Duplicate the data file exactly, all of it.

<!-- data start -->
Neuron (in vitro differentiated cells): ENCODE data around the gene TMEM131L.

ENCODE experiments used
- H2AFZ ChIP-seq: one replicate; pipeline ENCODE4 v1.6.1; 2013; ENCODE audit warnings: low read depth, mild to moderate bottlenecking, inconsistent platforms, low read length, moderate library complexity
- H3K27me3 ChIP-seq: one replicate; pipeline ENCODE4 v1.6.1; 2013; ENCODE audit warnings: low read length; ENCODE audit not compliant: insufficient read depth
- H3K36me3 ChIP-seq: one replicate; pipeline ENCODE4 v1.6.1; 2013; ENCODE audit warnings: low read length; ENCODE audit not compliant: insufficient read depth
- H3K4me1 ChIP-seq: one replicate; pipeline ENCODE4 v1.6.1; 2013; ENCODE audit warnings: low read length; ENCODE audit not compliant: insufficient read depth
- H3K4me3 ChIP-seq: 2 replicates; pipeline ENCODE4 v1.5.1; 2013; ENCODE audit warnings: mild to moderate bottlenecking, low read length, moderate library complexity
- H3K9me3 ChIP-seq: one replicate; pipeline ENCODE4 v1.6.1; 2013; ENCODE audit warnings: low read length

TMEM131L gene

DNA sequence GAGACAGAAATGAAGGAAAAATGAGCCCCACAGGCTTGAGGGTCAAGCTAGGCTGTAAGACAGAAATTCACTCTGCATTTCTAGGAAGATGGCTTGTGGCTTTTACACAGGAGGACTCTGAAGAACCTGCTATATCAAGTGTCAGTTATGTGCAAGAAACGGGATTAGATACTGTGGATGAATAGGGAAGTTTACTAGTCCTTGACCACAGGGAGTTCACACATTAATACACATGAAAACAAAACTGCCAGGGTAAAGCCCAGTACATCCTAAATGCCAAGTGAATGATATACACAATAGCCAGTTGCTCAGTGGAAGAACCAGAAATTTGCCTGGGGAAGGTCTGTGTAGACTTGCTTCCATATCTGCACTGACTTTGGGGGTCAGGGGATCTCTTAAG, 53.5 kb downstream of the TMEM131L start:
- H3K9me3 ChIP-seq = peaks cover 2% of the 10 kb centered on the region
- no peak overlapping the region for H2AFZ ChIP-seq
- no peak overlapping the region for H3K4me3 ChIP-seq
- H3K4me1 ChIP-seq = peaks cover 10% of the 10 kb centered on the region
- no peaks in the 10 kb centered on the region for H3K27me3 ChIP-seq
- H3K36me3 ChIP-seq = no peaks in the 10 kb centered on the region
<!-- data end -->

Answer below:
Neuron (in vitro differentiated cells): ENCODE data around the gene TMEM131L.

ENCODE experiments used
- H2AFZ ChIP-seq: one replicate; pipeline ENCODE4 v1.6.1; 2013; ENCODE audit warnings: low read depth, mild to moderate bottlenecking, inconsistent platforms, low read length, moderate library complexity
- H3K27me3 ChIP-seq: one replicate; pipeline ENCODE4 v1.6.1; 2013; ENCODE audit warnings: low read length; ENCODE audit not compliant: insufficient read depth
- H3K36me3 ChIP-seq: one replicate; pipeline ENCODE4 v1.6.1; 2013; ENCODE audit warnings: low read length; ENCODE audit not compliant: insufficient read depth
- H3K4me1 ChIP-seq: one replicate; pipeline ENCODE4 v1.6.1; 2013; ENCODE audit warnings: low read length; ENCODE audit not compliant: insufficient read depth
- H3K4me3 ChIP-seq: 2 replicates; pipeline ENCODE4 v1.5.1; 2013; ENCODE audit warnings: mild to moderate bottlenecking, low read length, moderate library complexity
- H3K9me3 ChIP-seq: one replicate; pipeline ENCODE4 v1.6.1; 2013; ENCODE audit warnings: low read length

TMEM131L gene

DNA sequence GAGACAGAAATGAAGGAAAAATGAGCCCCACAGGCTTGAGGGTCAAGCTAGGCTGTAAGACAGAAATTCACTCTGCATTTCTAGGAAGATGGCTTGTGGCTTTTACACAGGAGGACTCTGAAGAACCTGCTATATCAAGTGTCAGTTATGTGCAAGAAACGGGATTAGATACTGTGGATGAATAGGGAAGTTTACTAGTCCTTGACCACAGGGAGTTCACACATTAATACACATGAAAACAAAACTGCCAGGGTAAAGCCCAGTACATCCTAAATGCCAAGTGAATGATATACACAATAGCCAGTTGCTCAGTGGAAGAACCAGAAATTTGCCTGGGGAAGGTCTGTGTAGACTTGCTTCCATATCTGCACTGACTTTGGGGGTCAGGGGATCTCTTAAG, 53.5 kb downstream of the TMEM131L start:
- H3K9me3 ChIP-seq = peaks cover 2% of the 10 kb centered on the region
- no peak overlapping the region for H2AFZ ChIP-seq
- no peak overlapping the region for H3K4me3 ChIP-seq
- H3K4me1 ChIP-seq = peaks cover 10% of the 10 kb centered on the region
- no peaks in the 10 kb centered on the region for H3K27me3 ChIP-seq
- H3K36me3 ChIP-seq = no peaks in the 10 kb centered on the region